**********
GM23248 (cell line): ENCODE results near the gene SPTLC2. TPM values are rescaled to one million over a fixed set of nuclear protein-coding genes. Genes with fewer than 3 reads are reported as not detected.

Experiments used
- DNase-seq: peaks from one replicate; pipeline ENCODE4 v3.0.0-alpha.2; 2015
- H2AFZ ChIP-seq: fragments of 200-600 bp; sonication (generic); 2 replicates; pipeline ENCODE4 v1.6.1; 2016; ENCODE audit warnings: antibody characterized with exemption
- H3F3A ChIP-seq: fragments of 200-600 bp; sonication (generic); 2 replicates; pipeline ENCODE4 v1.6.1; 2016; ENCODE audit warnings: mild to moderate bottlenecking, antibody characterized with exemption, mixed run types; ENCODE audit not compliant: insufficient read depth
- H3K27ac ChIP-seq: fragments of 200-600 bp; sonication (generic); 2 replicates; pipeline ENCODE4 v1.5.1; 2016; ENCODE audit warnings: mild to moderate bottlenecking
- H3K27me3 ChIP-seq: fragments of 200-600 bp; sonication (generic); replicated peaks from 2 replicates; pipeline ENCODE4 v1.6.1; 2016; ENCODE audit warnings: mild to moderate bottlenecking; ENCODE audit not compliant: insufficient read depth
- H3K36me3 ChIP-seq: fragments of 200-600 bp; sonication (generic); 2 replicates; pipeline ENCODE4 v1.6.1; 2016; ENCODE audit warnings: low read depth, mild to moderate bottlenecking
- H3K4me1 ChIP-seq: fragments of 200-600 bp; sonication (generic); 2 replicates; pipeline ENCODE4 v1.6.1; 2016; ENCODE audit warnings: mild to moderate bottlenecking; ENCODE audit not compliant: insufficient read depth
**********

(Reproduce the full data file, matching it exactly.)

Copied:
GM23248 (cell line): ENCODE results near the gene SPTLC2. TPM values are rescaled to one million over a fixed set of nuclear protein-coding genes. Genes with fewer than 3 reads are reported as not detected.

Experiments used
- DNase-seq: peaks from one replicate; pipeline ENCODE4 v3.0.0-alpha.2; 2015
- H2AFZ ChIP-seq: fragments of 200-600 bp; sonication (generic); 2 replicates; pipeline ENCODE4 v1.6.1; 2016; ENCODE audit warnings: antibody characterized with exemption
- H3F3A ChIP-seq: fragments of 200-600 bp; sonication (generic); 2 replicates; pipeline ENCODE4 v1.6.1; 2016; ENCODE audit warnings: mild to moderate bottlenecking, antibody characterized with exemption, mixed run types; ENCODE audit not compliant: insufficient read depth
- H3K27ac ChIP-seq: fragments of 200-600 bp; sonication (generic); 2 replicates; pipeline ENCODE4 v1.5.1; 2016; ENCODE audit warnings: mild to moderate bottlenecking
- H3K27me3 ChIP-seq: fragments of 200-600 bp; sonication (generic); replicated peaks from 2 replicates; pipeline ENCODE4 v1.6.1; 2016; ENCODE audit warnings: mild to moderate bottlenecking; ENCODE audit not compliant: insufficient read depth
- H3K36me3 ChIP-seq: fragments of 200-600 bp; sonication (generic); 2 replicates; pipeline ENCODE4 v1.6.1; 2016; ENCODE audit warnings: low read depth, mild to moderate bottlenecking
- H3K4me1 ChIP-seq: fragments of 200-600 bp; sonication (generic); 2 replicates; pipeline ENCODE4 v1.6.1; 2016; ENCODE audit warnings: mild to moderate bottlenecking; ENCODE audit not compliant: insufficient read depth